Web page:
derives its name from Saint Bartholomew. Originates in England.
Found in county Clare and Wicklow in good numbers.
Identified with Scottish immigrants who arrived in the north-east
of the country during the Ulster plantation. Still very common in
A notable name common to northern parts of Ulster. Of English/French
Thought to have derived from the name of a Norman family. Appears
in county Meath.
Most numerous in Limerick, Clare and Cork though a branch of the
clan settled much earlier in Co. Donegal and were thought to be
Less common than Begley but does appear in historical records as
having existed from the 15th century in in fair-sized numbers in
Originally concentrated around the east coast, the clan also spread
to Kerry and to the western seaboard at Clare.
Not to be confused with OByrne, they are thought to have Scandinavian
roots. Most common west of the Shannon, especially in the Sligo/Roscommon
Archetypal English name but is very common in the north-east of
Derived from a Norman settlement, it is one of the oldest Norman
names in Ireland and has given its name to several places such as
Bellewstown (as in the races) in Co. Meath. Common in Royal County.
Derived from places of the same name in England. Of Anglo-Norman
extraction, the clan have been concentrated around Dublin for the
most part for the last there hundred years.
An Anglo-Irish family of French stock which settled mainly in the
south-east of the country, most notably Waterford and Kilkenny.
In Monaghan, the family is known as McBennett.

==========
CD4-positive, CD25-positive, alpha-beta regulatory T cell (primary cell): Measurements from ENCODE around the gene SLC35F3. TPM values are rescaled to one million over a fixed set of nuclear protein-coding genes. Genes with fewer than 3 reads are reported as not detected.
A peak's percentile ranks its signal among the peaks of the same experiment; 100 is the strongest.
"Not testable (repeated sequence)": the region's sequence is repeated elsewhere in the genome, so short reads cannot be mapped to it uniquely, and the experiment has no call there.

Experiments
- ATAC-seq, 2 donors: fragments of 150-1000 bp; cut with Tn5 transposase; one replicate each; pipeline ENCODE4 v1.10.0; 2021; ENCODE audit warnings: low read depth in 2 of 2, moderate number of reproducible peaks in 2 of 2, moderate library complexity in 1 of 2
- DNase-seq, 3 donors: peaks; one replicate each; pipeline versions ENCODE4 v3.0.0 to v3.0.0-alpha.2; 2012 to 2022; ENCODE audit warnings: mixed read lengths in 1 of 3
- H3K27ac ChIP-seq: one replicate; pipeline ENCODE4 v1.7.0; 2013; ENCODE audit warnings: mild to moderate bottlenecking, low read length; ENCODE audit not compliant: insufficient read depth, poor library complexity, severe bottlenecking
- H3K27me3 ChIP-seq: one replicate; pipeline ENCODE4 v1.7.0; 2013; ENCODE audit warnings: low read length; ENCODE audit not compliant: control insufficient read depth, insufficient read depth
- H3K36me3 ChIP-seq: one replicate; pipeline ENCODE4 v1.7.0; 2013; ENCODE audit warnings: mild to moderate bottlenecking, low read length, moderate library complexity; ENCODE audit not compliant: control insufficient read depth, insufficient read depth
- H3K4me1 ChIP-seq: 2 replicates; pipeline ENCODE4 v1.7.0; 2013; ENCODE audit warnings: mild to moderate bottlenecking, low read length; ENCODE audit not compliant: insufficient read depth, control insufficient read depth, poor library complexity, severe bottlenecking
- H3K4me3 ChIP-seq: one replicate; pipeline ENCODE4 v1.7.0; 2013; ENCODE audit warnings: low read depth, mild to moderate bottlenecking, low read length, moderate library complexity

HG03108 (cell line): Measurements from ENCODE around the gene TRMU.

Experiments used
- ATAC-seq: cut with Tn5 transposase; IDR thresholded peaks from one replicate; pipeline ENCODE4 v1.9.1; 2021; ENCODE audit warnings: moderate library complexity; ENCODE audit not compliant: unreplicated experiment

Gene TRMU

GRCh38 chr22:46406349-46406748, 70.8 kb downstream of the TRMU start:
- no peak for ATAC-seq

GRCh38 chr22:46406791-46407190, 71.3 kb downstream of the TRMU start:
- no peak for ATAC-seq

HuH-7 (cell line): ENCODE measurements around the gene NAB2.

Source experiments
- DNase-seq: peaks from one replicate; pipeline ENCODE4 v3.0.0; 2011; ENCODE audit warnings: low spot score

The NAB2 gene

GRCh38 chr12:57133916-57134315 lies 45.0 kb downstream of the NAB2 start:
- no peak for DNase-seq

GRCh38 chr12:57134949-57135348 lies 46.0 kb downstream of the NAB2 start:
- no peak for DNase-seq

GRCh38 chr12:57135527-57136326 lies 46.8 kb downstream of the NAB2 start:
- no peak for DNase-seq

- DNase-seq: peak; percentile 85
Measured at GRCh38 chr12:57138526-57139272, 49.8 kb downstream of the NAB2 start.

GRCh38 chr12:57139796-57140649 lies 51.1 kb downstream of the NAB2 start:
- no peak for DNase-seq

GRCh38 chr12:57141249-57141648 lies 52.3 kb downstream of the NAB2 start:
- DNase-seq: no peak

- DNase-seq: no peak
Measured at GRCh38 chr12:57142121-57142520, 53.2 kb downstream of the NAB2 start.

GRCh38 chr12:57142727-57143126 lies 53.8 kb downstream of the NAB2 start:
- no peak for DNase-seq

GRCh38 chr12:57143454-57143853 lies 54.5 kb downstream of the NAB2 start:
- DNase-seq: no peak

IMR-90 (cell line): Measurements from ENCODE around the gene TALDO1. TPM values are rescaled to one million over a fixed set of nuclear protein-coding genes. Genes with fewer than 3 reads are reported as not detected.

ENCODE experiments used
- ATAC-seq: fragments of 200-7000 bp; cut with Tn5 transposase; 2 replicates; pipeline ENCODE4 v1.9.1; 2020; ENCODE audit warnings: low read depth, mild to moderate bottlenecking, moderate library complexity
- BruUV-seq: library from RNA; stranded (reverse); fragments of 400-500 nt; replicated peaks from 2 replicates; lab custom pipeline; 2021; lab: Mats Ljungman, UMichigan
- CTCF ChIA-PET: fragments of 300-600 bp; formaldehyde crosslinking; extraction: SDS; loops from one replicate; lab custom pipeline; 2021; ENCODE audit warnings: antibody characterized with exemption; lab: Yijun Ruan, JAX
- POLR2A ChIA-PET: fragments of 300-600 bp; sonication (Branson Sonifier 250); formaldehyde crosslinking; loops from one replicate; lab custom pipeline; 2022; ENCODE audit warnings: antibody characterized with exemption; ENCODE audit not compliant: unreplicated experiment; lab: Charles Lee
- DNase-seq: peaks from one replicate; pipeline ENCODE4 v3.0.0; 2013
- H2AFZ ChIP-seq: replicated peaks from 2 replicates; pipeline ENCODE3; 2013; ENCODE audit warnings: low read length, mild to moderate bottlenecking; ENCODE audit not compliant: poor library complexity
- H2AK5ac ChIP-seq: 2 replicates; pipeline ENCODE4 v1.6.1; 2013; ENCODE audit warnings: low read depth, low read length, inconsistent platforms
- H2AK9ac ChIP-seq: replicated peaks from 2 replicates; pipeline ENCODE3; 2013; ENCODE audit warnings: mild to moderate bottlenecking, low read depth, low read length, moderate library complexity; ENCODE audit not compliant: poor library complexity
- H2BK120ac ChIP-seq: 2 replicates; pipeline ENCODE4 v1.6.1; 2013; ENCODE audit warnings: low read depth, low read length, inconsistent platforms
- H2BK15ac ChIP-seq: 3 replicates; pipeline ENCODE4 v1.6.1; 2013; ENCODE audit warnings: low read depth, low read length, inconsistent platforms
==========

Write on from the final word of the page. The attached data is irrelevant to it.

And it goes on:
One of the least popular English names in Ireland, it hasnt
spread from its original base of Limerick and Tipperary since becoming
established in Ireland some three hundred years ago.
Unheard of in the north or west of Ireland but quite common in the
greater Dublin area and the midlands as far south as north Tipperary.
A prominent Norman family which settled in Kildare, Offaly and Galway
for the most part.
Particularly noticeable presence in county Louth.
Originates from England but is common in Ireland now, especially
in the midlands. Also Wexford.
The north of the country, especially the greater Belfast area plus
neigbouring counties plays host to most of this clan which originates
from England. Others settled in southern parts of Leinster back
in the seventeenth century.
Closely related to the Biggins of Co. Mayo. The Beggan name is largely
confined to Counties Monaghan and Meath and is one of the rarer
Arrived in Ireland from England some three hundred years ago, settling
for the most part in Co. Cork
Derived from an English town of the same name, Bingham is a common
name in the north-east of Ireland, principally in counties Antrim
Common and is closely related to Heneghan, McEneaney, Heagney and
Heaney. Sometimes O English origin.
Of the same family tree as Burt and Brett. It is of English rather
than Scottish origin and is found mostly in Co. Derry but also in